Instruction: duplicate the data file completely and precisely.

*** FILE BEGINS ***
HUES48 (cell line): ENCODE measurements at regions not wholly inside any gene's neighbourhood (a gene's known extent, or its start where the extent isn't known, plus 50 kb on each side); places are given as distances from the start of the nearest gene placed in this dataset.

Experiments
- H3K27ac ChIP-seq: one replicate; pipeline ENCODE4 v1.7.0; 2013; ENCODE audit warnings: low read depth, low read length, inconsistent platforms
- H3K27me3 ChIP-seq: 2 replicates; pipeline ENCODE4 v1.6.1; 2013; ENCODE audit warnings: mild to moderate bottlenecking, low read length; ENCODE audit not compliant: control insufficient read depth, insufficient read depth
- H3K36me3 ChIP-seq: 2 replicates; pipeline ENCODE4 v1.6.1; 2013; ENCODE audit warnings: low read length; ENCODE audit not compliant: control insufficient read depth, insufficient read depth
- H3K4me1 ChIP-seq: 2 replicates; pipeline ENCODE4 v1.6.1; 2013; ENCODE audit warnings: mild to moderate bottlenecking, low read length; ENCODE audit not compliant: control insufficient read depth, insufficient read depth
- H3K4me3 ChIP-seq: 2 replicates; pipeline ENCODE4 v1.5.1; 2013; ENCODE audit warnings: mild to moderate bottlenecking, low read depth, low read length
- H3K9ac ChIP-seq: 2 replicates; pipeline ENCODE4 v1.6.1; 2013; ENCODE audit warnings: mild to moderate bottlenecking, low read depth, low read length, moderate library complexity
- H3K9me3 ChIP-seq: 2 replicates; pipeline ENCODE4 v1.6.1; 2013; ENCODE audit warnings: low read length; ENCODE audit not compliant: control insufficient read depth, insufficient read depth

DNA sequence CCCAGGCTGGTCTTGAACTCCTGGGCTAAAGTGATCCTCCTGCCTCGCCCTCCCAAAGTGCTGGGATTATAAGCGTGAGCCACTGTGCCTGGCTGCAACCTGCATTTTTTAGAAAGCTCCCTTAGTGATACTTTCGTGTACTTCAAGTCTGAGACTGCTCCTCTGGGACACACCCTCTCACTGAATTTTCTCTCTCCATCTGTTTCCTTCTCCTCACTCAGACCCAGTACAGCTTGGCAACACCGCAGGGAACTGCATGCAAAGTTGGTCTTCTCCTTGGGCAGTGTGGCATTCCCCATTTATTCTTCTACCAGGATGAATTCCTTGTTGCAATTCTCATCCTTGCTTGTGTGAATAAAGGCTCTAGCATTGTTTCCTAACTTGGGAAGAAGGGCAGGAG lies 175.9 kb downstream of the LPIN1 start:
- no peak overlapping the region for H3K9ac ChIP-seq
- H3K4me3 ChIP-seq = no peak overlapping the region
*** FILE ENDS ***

HUES48 (cell line): ENCODE measurements at regions not wholly inside any gene's neighbourhood (a gene's known extent, or its start where the extent isn't known, plus 50 kb on each side); places are given as distances from the start of the nearest gene placed in this dataset.

Experiments
- H3K27ac ChIP-seq: one replicate; pipeline ENCODE4 v1.7.0; 2013; ENCODE audit warnings: low read depth, low read length, inconsistent platforms
- H3K27me3 ChIP-seq: 2 replicates; pipeline ENCODE4 v1.6.1; 2013; ENCODE audit warnings: mild to moderate bottlenecking, low read length; ENCODE audit not compliant: control insufficient read depth, insufficient read depth
- H3K36me3 ChIP-seq: 2 replicates; pipeline ENCODE4 v1.6.1; 2013; ENCODE audit warnings: low read length; ENCODE audit not compliant: control insufficient read depth, insufficient read depth
- H3K4me1 ChIP-seq: 2 replicates; pipeline ENCODE4 v1.6.1; 2013; ENCODE audit warnings: mild to moderate bottlenecking, low read length; ENCODE audit not compliant: control insufficient read depth, insufficient read depth
- H3K4me3 ChIP-seq: 2 replicates; pipeline ENCODE4 v1.5.1; 2013; ENCODE audit warnings: mild to moderate bottlenecking, low read depth, low read length
- H3K9ac ChIP-seq: 2 replicates; pipeline ENCODE4 v1.6.1; 2013; ENCODE audit warnings: mild to moderate bottlenecking, low read depth, low read length, moderate library complexity
- H3K9me3 ChIP-seq: 2 replicates; pipeline ENCODE4 v1.6.1; 2013; ENCODE audit warnings: low read length; ENCODE audit not compliant: control insufficient read depth, insufficient read depth

DNA sequence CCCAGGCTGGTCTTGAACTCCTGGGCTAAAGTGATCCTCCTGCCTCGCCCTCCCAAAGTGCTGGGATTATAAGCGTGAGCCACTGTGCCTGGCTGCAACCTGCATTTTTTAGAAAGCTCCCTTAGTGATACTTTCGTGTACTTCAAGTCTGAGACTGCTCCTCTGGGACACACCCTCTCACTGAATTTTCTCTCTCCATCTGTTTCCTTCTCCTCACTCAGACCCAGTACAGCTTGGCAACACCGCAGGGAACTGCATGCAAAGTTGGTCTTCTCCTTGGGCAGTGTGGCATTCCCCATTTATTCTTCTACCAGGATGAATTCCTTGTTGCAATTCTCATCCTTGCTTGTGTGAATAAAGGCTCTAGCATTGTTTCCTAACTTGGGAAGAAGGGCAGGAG lies 175.9 kb downstream of the LPIN1 start:
- no peak overlapping the region for H3K9ac ChIP-seq
- H3K4me3 ChIP-seq = no peak overlapping the region